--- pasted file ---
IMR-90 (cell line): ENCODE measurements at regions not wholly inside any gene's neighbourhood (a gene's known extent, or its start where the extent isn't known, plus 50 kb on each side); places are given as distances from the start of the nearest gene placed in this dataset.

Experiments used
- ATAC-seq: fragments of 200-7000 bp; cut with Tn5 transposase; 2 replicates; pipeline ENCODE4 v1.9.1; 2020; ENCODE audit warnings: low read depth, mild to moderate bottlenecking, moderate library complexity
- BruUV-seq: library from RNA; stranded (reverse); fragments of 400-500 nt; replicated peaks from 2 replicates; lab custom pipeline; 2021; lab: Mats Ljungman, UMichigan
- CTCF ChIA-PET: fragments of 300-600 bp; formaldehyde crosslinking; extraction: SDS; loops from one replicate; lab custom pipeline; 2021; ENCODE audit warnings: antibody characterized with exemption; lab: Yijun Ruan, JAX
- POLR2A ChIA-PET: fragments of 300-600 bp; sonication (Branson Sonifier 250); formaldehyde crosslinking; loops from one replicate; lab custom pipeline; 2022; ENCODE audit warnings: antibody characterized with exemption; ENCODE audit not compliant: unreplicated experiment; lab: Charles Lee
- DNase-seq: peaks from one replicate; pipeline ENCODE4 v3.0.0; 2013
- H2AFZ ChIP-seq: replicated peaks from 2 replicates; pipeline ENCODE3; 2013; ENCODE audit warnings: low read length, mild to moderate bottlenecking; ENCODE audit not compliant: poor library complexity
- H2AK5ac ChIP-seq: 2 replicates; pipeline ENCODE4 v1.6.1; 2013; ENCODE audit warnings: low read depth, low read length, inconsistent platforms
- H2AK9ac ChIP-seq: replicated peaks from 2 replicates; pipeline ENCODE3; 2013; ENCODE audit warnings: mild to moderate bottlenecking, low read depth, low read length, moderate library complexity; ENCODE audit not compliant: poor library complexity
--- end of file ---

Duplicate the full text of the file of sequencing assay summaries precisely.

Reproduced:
IMR-90 (cell line): ENCODE measurements at regions not wholly inside any gene's neighbourhood (a gene's known extent, or its start where the extent isn't known, plus 50 kb on each side); places are given as distances from the start of the nearest gene placed in this dataset.

Experiments used
- ATAC-seq: fragments of 200-7000 bp; cut with Tn5 transposase; 2 replicates; pipeline ENCODE4 v1.9.1; 2020; ENCODE audit warnings: low read depth, mild to moderate bottlenecking, moderate library complexity
- BruUV-seq: library from RNA; stranded (reverse); fragments of 400-500 nt; replicated peaks from 2 replicates; lab custom pipeline; 2021; lab: Mats Ljungman, UMichigan
- CTCF ChIA-PET: fragments of 300-600 bp; formaldehyde crosslinking; extraction: SDS; loops from one replicate; lab custom pipeline; 2021; ENCODE audit warnings: antibody characterized with exemption; lab: Yijun Ruan, JAX
- POLR2A ChIA-PET: fragments of 300-600 bp; sonication (Branson Sonifier 250); formaldehyde crosslinking; loops from one replicate; lab custom pipeline; 2022; ENCODE audit warnings: antibody characterized with exemption; ENCODE audit not compliant: unreplicated experiment; lab: Charles Lee
- DNase-seq: peaks from one replicate; pipeline ENCODE4 v3.0.0; 2013
- H2AFZ ChIP-seq: replicated peaks from 2 replicates; pipeline ENCODE3; 2013; ENCODE audit warnings: low read length, mild to moderate bottlenecking; ENCODE audit not compliant: poor library complexity
- H2AK5ac ChIP-seq: 2 replicates; pipeline ENCODE4 v1.6.1; 2013; ENCODE audit warnings: low read depth, low read length, inconsistent platforms
- H2AK9ac ChIP-seq: replicated peaks from 2 replicates; pipeline ENCODE3; 2013; ENCODE audit warnings: mild to moderate bottlenecking, low read depth, low read length, moderate library complexity; ENCODE audit not compliant: poor library complexity